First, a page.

Economic and market uncertainties sent January home sales down to their lowest level since April 2008, according to the latest California Association of Realtors sales and price report. Sales in January dropped double-digits on a year-over-year basis in the Los Angeles Metro Area, Central Coast, Central Valley and Inland Empire regions, while home sales in the San Francisco Bay Area fell 5.8 percent from a year ago.
Closed escrow sales of existing, single-family detached homes in the state totaled 357,730 units in January, down 3.9 percent from the revised 372,260 level in December and down 12.6 percent from home sales in January 2018 of 409,520.
“California continued to move toward a more balanced market as we see buyers having greater negotiating power and sellers making concessions to get their homes sold as inventory grows,” said C.A.R. President Jared Martin. “While interest rates have dropped down to the lowest point in 10 months, potential buyers are putting their homeownership plans on hold as they wait out further price adjustments.”
The statewide median home price declined to $538,690 in January, down 3.4 percent from $557,600 in December and up 2.1 percent from a revised $527,780 in January 2018.
Forty of the 51 counties reported by C.A.R. posted a sales decline in January with an average year-over-year sales decline of nearly 19 percent. Twenty-eight counties declined by double-digits on an annual basis, and 10 counties experienced an increase in sales from a year ago.
After experiencing its worst annual sales drop in more than eight years in December of 17.5 percent, sales in the San Francisco Bay Area bounced back with a more moderate decline of 5.8 percent in January. The median home price continued to increase in all regions, though at a slower pace. On a year-over-year basis, the Bay Area median price rose 4.5 percent from January 2018. Home prices in Marin, San Francisco, San Mateo and Santa Clara counties continued to remain above $1 million, but Marin County recorded a 12.8 percent annual price decline.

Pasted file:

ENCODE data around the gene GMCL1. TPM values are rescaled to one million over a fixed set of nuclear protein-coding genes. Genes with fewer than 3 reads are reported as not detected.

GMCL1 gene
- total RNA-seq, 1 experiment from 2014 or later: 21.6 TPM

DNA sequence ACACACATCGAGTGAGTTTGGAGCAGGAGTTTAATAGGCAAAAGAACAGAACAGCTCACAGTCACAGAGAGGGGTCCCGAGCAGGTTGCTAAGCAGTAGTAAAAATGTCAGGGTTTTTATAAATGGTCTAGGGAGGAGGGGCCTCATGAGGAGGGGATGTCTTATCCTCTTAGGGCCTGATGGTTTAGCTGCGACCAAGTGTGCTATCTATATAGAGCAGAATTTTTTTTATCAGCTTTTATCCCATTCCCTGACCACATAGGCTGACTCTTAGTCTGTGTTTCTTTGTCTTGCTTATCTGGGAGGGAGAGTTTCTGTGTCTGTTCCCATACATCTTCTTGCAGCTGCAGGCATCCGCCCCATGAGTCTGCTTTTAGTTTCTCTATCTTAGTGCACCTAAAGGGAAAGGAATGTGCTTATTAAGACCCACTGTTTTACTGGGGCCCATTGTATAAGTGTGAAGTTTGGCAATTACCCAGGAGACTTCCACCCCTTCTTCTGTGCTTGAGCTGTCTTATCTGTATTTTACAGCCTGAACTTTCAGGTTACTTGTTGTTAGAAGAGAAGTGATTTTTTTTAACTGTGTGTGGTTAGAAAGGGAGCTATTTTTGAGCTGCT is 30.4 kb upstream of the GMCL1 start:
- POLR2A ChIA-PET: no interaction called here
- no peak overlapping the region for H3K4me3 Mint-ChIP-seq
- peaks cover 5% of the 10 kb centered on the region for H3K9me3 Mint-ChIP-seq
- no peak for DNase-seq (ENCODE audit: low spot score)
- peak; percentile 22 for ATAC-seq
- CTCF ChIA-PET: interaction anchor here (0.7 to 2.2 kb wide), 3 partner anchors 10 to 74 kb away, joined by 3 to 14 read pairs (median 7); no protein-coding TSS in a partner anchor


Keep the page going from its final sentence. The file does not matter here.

“Real estate is cyclical and what we are experiencing here is a rebalancing of the market. Home prices were rising very quickly and too steeply. Many qualified buyers had become frustrated after repeatedly losing out to multiple offers on their dream home,” said Alan Barbic, president of the Silicon Valley Association of Realtors.
Home sales in six of the nine Bay Area counties fell from a year ago, and in Napa, Contra Costa and Solano counties, sales declined by more than 10 percent. Santa Clara Country home sales dropped 5.4 percent from January 2018 and were down 23.3 percent from December 2018.
The January 2019 median home price for a single-family home in Santa Clara County was $1,185,000, down 1.3 percent from the January 2018 median of $1,170,000 and down 3 percent from the December 2018 median of $1,150,000.
C.A.R. reports Santa Clara County’s Unsold Inventory Index, which is a ratio of inventory over sales, was at 3 months, up from 1.9 in January 2018 and 1.8 months in December 2018. The benchmark for a healthy market is six months supply of inventory.
“Moderating home prices and lower interest rates will improve housing affordability and should bring more buyers back to the market as we head into spring,” said Barbic.
According to Freddie Mac, the 30-year fixed mortgage averaged 4.35 percent for the week ending Feb. 21, down from 4.37 percent the previous week. The 30-year, fixed-mortgage interest rate averaged 4.46 percent in January, up from 4.03 percent in January 2018.